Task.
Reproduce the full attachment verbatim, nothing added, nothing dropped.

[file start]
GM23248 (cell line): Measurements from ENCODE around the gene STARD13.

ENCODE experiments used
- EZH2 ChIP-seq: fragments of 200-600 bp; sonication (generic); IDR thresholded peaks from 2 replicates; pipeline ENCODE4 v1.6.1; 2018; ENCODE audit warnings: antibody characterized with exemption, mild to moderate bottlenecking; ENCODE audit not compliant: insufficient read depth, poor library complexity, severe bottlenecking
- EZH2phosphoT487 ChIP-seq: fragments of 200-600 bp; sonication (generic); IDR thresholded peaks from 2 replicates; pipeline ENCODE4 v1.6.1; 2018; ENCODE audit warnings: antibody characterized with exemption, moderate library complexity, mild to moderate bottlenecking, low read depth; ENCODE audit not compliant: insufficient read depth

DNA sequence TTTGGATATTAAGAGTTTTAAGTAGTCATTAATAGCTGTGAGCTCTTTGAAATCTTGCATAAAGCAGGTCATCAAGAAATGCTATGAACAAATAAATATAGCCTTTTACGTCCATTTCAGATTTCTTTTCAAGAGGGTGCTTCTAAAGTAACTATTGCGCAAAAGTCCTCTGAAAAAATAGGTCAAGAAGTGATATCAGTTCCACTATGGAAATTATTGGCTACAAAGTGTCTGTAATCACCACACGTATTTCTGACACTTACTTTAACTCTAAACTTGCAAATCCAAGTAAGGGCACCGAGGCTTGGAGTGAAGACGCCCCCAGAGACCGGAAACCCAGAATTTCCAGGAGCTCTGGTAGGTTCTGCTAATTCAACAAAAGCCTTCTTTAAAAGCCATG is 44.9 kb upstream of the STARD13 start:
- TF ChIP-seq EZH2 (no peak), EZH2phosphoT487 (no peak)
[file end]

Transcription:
GM23248 (cell line): Measurements from ENCODE around the gene STARD13.

ENCODE experiments used
- EZH2 ChIP-seq: fragments of 200-600 bp; sonication (generic); IDR thresholded peaks from 2 replicates; pipeline ENCODE4 v1.6.1; 2018; ENCODE audit warnings: antibody characterized with exemption, mild to moderate bottlenecking; ENCODE audit not compliant: insufficient read depth, poor library complexity, severe bottlenecking
- EZH2phosphoT487 ChIP-seq: fragments of 200-600 bp; sonication (generic); IDR thresholded peaks from 2 replicates; pipeline ENCODE4 v1.6.1; 2018; ENCODE audit warnings: antibody characterized with exemption, moderate library complexity, mild to moderate bottlenecking, low read depth; ENCODE audit not compliant: insufficient read depth

DNA sequence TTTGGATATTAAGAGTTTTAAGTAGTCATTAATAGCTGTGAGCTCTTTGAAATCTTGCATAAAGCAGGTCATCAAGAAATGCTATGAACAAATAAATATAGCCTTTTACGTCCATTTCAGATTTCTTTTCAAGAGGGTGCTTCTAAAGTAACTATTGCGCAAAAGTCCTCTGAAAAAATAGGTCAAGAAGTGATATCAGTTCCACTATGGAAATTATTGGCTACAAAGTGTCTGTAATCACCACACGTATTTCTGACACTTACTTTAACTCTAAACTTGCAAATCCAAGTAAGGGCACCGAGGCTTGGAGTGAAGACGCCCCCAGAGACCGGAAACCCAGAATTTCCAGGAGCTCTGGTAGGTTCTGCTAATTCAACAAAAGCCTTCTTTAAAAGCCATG is 44.9 kb upstream of the STARD13 start:
- TF ChIP-seq EZH2 (no peak), EZH2phosphoT487 (no peak)